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CBSE’s latest move on mathematics to help NE students

TOUGH MATHS VS EASY MATHS

STAFF REPORTER

GUWAHATI, July 11: If mathematics has come in the way of scoring good marks in examinations by students, here is a good piece of news. The Central Board of Secondary Education (CBSE) has proposed to give its Plus-II students the option of choosing between an easier and an advanced course in mathematics from the next year.

The CBSE’s move will immensely help a large chunk of students from the north-eastern States who are less strong in mathematics than other subjects. In 2017, the NCERT had conducted a National Achievement Survey to assess the skills of classes III, V and VIII students in mathematics, environment studies and language. The survey had found many students from NE States weak in mathematics but strong in environment studies and language. Such a reality is also responsible for the low pass percentage in Classes X and XII examinations under CBSE’s Guwahati region.

The governing body of CBSE recently approved a proposal to have two options — standard mathematics and advanced mathematics — instead of the single mathematics paper now on offer. The present single mathematics paper has a mix of standard and advanced mathematics. The rationale behind the new move is to offer an easier mathematics paper to humanities and commerce students.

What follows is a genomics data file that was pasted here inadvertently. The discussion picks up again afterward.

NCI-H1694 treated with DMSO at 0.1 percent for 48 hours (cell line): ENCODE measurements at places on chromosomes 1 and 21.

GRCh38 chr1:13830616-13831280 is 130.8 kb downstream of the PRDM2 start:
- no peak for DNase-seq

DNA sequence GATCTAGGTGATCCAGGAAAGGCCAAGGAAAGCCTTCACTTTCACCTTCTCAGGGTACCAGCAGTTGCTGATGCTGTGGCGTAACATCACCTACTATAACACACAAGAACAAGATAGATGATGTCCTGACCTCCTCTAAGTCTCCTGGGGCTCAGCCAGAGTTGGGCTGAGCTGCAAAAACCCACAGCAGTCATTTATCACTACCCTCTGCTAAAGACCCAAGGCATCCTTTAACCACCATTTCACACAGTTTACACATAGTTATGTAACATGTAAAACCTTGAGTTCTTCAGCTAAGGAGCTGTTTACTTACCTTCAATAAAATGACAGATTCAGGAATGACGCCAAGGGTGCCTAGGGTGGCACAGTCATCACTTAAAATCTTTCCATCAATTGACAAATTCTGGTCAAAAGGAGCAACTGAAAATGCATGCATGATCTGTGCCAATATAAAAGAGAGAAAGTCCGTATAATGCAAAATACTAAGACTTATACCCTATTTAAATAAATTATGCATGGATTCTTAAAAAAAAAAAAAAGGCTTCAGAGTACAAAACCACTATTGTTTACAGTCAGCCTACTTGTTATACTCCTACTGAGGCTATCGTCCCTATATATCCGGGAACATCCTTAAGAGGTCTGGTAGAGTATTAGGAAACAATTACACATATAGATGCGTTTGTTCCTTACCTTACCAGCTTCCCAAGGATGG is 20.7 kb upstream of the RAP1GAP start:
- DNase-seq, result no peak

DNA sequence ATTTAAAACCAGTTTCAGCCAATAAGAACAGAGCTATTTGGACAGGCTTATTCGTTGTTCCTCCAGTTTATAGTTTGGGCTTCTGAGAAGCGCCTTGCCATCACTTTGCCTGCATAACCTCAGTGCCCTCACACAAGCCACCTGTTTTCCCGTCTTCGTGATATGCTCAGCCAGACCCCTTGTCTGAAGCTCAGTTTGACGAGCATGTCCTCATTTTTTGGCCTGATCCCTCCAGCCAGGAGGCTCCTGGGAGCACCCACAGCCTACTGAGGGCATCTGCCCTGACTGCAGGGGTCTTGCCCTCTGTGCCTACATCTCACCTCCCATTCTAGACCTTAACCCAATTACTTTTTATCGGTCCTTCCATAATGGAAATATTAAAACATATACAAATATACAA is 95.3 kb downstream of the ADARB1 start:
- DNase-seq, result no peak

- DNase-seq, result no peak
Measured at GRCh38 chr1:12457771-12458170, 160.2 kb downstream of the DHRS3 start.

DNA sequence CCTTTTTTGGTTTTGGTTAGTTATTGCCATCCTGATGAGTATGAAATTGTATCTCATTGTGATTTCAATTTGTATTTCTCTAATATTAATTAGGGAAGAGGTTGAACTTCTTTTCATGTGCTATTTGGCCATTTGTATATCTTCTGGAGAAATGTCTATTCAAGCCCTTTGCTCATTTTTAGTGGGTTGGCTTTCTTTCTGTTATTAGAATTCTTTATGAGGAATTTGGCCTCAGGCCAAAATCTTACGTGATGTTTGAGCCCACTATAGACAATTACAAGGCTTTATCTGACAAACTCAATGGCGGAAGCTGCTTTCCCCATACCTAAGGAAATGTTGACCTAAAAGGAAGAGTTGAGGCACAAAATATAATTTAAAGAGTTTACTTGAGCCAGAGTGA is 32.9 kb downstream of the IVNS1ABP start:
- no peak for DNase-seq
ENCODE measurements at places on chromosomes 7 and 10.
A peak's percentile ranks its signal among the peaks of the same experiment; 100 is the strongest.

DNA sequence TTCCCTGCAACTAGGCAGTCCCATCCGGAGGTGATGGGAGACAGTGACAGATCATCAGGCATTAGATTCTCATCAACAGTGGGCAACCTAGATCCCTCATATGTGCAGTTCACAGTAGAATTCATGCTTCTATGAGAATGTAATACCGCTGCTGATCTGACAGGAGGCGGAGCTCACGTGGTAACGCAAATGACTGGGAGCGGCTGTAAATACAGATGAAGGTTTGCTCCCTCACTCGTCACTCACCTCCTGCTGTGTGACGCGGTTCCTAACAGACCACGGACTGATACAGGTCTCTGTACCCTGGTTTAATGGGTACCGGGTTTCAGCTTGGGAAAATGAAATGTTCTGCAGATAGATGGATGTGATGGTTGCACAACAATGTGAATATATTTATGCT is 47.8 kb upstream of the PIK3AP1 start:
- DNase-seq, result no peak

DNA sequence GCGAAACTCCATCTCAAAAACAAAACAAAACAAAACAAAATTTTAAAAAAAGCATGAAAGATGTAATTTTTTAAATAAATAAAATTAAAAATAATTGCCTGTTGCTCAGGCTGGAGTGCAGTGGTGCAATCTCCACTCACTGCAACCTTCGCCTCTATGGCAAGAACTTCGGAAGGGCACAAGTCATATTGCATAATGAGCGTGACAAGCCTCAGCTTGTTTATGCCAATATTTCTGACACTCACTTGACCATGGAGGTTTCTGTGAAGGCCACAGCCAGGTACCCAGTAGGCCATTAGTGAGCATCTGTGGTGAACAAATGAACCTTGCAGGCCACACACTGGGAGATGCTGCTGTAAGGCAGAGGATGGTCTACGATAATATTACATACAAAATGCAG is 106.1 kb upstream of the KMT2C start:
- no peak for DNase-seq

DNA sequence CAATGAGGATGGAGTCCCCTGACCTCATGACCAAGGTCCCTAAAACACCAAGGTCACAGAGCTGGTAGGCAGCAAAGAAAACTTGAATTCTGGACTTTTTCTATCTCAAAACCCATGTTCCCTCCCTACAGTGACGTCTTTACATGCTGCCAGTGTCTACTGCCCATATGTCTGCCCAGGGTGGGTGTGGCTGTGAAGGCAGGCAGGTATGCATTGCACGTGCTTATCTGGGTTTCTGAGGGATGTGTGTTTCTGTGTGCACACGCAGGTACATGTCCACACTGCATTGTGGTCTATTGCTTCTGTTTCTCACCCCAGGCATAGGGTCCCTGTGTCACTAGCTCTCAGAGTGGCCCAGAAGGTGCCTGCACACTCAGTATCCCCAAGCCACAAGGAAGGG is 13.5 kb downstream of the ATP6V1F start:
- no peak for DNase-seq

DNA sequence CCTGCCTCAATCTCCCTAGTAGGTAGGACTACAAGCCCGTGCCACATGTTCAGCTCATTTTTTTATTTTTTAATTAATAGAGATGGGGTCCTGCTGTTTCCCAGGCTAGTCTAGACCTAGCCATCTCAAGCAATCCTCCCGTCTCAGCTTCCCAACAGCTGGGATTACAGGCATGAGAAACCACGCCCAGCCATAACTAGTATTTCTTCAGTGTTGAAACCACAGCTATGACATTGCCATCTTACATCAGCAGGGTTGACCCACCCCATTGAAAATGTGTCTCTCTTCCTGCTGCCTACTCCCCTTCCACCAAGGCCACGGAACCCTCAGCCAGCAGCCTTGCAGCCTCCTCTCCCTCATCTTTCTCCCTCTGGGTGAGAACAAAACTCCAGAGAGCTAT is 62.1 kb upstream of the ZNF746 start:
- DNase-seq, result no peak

Under the proposed system, students of Arts and Commerce streams may take normal (standard) mathematics. Advanced mathematics, dealing with higher mathematics, may be pursued by the Science students.

Samsher Ali, a retired college teacher has termed the CBSE’s move timely and prudent. “Why should students from Arts and Commerce streams pursue tough mathematics paper? Let these students follow standard mathematics paper and score well in examinations,” Ali said.

Kabita Das, a teacher at a leading private school in the city said: “The CBSE should not only revise the syllabi of mathematics at the Classes XI and XII levels but also do something to do away with the mathematics phobia among many students. “Many students cannot score aggregate good marks as they score low in maths,” she said.

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